The aforementioned ruling viewed the right to strike as “bound to the laws so regulating in a way that does not contradict Sharia. These laws have never been issued until this moment since it was issued. The Supreme Council of the Armed Forces (SCAF) issued decree no. (34/2011) which determines that the legislator [SCAF] was radically biased against employees’ strike”. However, in the current ruling, the court retracted from that view and asserted that the legislator’s inaction to put rules regulating the employees’ practice of their right to strike does not prohibit them from practising that right as it has become a right rather than a crime that requires punishment. It also stated very explicitly in the reasoning of its new ruling “[…] which means that it has become a right that is recognized in principle and the legislator is responsible for the duty of organizing that right. Whether the legislator takes action to organize that right (in the manner that suits the Egyptian people who took it to the streets in two Revolutions in January 25 in 2011 and June 30 in 2013), the workers’ practice of it, providing that the practice is without causing any harm to public facilities, is a constitutional right that requires no punishment.

Third:

The older ruling regarded the strike as an action that obstructs the operation of public facilities and, therefore, hinders the interests of citizens. In other words, according to that viewpoint, an employee does good when they demand for their right through strike, however, this “good” results in evil which is hindering the interests of citizens as the operation of the facility is obstructed by an employee’s strike. Therefore, the Fiqhi rule which supports “providing good and fending off evil” should be abided by under the claim that “the dictates of Sharia do not allow workers at a facility to obstruct the operation of a service provided by the facility to the public”. However, in the recent ruling, the court’s view is an embedded retraction from the viewpoint of the older ruling, as it is based on a new principle that defines a strike as “the workers’ abstention from doing their work”, which naturally entails obstruction of operation in the facility later on. Therefore, it is illogical to say that strike is a constitutional right but when employees practise it, it would be claimed that such an abstention is criminalized and shall be punished. The court’s wording of its recent ruling is as follows “whenever the legislator truly decides so, the means to so achieve shall inevitably become legitimized, as it goes against the logic for the legislator to recognize a right and punish the actions entailed therein, for that would disqualify the right of every value thereof, devastate the concept thereof and confiscate the right in its very essence”.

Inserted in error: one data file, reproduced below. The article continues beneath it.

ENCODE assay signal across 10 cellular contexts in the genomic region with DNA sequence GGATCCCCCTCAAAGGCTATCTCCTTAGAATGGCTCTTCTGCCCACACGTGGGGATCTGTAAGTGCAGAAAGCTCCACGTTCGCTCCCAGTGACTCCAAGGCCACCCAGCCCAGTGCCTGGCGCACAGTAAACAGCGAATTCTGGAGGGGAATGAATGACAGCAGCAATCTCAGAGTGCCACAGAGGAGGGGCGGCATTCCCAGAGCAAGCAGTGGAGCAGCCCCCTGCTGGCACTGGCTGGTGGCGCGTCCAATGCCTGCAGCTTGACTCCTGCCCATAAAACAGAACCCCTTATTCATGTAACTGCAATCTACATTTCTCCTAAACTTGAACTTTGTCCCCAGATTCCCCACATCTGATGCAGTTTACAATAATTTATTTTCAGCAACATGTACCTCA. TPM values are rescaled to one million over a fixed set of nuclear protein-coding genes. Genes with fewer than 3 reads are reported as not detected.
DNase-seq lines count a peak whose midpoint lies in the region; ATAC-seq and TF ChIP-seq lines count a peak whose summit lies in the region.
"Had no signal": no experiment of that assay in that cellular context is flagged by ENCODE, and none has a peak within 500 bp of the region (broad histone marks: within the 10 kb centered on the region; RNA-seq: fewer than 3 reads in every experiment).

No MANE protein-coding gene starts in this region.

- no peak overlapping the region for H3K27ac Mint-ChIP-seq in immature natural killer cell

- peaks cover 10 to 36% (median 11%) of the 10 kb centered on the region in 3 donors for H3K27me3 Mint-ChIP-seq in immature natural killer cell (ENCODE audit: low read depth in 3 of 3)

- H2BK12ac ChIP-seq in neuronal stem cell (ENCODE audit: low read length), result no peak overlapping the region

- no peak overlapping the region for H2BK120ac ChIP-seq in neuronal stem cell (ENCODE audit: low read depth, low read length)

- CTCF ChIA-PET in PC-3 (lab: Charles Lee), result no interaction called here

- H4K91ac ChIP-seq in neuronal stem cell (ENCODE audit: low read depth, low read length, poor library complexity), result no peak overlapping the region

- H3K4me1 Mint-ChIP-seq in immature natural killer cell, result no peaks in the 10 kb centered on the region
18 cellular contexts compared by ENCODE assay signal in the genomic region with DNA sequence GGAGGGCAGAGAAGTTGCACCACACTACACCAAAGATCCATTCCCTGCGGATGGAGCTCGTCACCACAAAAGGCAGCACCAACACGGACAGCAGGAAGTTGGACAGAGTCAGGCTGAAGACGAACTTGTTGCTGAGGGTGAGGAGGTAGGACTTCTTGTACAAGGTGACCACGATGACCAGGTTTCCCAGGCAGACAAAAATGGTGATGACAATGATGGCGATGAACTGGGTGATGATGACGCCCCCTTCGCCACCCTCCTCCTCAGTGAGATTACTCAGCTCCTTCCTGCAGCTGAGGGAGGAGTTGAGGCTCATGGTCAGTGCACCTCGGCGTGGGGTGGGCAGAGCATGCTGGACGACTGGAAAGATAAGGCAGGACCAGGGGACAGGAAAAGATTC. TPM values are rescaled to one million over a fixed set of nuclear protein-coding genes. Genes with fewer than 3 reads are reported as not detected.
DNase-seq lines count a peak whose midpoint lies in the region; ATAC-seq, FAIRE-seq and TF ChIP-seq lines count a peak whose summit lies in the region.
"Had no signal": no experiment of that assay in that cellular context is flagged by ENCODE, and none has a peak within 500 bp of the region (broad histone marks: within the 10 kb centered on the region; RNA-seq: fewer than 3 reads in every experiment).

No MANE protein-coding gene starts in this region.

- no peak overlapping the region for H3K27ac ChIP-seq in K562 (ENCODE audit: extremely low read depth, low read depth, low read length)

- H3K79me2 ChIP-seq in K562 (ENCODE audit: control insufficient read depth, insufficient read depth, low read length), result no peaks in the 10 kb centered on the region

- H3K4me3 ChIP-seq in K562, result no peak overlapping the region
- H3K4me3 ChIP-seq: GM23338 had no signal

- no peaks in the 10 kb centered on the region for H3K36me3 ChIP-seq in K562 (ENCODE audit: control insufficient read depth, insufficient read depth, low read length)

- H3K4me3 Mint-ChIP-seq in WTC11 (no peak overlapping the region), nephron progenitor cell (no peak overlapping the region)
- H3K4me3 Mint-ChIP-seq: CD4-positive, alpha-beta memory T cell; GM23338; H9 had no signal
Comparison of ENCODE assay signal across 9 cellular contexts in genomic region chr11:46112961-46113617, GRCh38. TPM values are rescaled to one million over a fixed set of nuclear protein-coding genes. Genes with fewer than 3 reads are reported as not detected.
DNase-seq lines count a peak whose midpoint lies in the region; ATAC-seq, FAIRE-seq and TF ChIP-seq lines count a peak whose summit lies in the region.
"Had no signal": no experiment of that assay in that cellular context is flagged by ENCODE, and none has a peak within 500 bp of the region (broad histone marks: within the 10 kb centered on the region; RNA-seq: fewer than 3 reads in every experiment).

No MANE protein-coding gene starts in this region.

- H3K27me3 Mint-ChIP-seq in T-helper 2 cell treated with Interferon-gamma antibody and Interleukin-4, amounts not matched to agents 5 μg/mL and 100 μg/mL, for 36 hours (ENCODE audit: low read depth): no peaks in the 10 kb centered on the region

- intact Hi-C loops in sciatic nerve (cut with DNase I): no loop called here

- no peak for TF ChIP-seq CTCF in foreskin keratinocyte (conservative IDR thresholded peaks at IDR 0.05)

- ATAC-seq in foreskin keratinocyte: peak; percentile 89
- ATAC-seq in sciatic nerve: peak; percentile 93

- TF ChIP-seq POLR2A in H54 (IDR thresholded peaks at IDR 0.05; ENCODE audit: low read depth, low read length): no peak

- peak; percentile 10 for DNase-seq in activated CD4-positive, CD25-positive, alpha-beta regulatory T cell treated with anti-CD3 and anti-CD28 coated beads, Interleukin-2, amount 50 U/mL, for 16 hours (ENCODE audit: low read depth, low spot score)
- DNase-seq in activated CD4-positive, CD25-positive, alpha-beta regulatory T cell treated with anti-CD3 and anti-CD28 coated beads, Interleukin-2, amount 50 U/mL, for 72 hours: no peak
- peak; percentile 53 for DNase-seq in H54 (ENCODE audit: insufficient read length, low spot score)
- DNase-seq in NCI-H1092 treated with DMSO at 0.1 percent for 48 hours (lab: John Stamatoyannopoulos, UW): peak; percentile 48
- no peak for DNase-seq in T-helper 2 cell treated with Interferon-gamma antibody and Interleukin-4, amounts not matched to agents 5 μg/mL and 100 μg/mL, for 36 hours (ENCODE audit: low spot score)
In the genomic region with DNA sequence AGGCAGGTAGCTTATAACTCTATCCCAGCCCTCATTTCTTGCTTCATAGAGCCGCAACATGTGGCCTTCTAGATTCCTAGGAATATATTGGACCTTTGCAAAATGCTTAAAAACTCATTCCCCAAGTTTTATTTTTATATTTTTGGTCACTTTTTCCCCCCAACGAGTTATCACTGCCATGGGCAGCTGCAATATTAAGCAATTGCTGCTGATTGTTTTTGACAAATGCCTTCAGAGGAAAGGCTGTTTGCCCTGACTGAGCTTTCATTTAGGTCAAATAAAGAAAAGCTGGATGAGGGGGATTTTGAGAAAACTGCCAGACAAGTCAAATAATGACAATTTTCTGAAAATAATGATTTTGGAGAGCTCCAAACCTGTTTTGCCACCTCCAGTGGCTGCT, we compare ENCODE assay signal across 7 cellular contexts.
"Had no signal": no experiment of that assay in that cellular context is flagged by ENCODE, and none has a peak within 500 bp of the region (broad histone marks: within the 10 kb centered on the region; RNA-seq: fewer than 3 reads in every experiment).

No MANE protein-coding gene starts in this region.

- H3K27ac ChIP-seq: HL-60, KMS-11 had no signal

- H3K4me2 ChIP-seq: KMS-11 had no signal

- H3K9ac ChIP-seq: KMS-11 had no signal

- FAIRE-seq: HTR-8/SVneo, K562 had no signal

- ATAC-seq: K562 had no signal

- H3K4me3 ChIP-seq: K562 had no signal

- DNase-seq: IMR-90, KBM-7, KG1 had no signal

“The Egyptian State Council differentiates between actions that aim at destroying properties or forcing workers and employees not to carry on their work that some strikes might entail on the one hand, and peaceful strike on the other hand,” said Mr. Khaled Ali, Legal Advisor at the Egyptian Center for Economic and Social Rights (ECESR). Ali added, “Disciplinary or criminal penalties are established based on the actions of vandalism or forced prevention of others from work. However, strike in its own essence is a constitutional right that is recognized for all workers and employees under the international covenants and the Egyptian Constitution, and under the recent principles on which the Supreme Administrative Court settled”.


Reasoning of the Supreme Administrative Court on workers’ and employees’ right to peaceful strike (Arabic)

Draft of the reasoning (Arabic)